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Online ISSN 1827-1596
Lukaszewicz A. C., Faivre V., Villa F., Payen D.
1 Department of Anesthesiology, Royal Victoria Hospital, McGill University, Montréal, Canada;
2 Department of Anesthesiology and Critical Care Medicine, Lariboisière Hospital AP-HP, Paris 7 Denis Diderot University, Paris, France;
3 Department of Anesthesia and Resuscitation, Nuovo Ospedale San Gerardo, Monza, Milan, Italy
AIM: The central nervous system has been described as the coordinator of the inflammatory response to infection through the hypothalamo-pituitary axis and the autonomic nervous system. Brain lesions have been associated with impaired immunity and postoperative infections. We studied alterations of the inflammatory response in relation to neurohormonal patterns after neurosurgery for seizure.
METHODS: Nine patients were studied before, during and immediately after operation, and then on days 1, 2 and 4 post-operatively. Monocyte HLA-DR (mHLA-DR) expression and plasma interleukin (IL)-10, IL-12 and MIF were measured ex vivo and after an in vitro 6-h our lipopolysaccharide (LPS) stimulation of whole blood. Corticotropin (ACTH), cortisol, arginine vasopressin, prolactin, epinephrine and norepinephrine were quantified in plasma. The effect of plasma mediators on LPS stimulation was studied by replacing plasma with standard culture medium.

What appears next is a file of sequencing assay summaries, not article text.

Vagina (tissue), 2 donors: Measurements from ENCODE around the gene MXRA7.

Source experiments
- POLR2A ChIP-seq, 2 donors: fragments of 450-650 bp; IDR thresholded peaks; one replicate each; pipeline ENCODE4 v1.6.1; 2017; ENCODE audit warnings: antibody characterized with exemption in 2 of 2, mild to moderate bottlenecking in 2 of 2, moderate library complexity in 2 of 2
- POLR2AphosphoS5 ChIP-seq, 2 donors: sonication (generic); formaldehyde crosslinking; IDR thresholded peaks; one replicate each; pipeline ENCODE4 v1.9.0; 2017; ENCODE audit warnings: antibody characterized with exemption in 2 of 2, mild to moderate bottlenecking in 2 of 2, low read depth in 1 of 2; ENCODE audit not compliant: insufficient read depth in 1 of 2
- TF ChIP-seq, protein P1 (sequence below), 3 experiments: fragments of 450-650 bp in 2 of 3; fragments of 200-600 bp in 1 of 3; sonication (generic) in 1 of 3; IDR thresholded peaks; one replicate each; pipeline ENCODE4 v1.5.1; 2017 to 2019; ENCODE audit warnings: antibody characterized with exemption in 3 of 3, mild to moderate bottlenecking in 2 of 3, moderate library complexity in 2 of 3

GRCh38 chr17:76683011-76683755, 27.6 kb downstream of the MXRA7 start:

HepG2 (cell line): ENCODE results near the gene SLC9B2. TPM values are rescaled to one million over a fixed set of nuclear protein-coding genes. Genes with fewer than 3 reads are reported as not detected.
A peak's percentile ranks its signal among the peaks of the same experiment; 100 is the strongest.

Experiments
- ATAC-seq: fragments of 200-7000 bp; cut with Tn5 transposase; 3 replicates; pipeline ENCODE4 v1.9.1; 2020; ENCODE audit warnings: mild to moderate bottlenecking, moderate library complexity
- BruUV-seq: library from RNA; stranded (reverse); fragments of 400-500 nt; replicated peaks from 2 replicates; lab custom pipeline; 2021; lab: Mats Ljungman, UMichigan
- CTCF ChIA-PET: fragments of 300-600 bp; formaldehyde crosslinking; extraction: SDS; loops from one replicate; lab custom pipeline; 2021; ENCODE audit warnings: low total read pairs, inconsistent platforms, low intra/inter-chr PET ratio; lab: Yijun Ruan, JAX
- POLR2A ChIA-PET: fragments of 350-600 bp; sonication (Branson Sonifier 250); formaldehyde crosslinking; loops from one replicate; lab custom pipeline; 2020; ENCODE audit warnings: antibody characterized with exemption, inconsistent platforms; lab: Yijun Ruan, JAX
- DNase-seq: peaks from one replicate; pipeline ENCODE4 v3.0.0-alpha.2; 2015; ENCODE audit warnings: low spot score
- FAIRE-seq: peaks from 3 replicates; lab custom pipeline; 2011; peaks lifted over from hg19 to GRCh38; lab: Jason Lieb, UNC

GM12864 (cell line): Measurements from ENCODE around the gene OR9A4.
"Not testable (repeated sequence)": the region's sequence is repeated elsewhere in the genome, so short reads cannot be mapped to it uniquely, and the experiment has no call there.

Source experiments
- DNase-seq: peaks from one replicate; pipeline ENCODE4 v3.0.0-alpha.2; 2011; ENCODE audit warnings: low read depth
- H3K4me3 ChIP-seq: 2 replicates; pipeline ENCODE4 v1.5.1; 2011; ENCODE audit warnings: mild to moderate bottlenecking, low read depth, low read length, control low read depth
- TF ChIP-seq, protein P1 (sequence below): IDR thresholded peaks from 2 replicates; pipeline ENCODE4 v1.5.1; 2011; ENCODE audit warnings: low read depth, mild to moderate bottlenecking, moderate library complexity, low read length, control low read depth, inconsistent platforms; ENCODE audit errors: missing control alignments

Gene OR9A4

RESULTS: Surgery resulted in decreased ex vivo mHLA-DR expression, but no change in IL-10 or IL-12 plasma levels. mHLA-DR was low in LPS culture over the 4 postoperative days, whereas IL-10 release was increased and not counterbalanced by IL-12p40 production. The hormonal plasma pattern showed increased prolactin during anesthesia and peaks of cortisol, ACTH and arginine vasopressin during waking, but no alteration in catecholamine levels. mHLA-DR expression in LPS culture was not modified by plasma replacement, except immediately after surgery.
CONCLUSION: Postoperatively, mHLA-DR expression was associated with an anti-inflammatory phenotype of whole blood. The anti-inflammatory profile was not related to the plasma mediators measured, suggesting that neural control might take place upstream in the circulation, at the level of progenitors in bone marrow.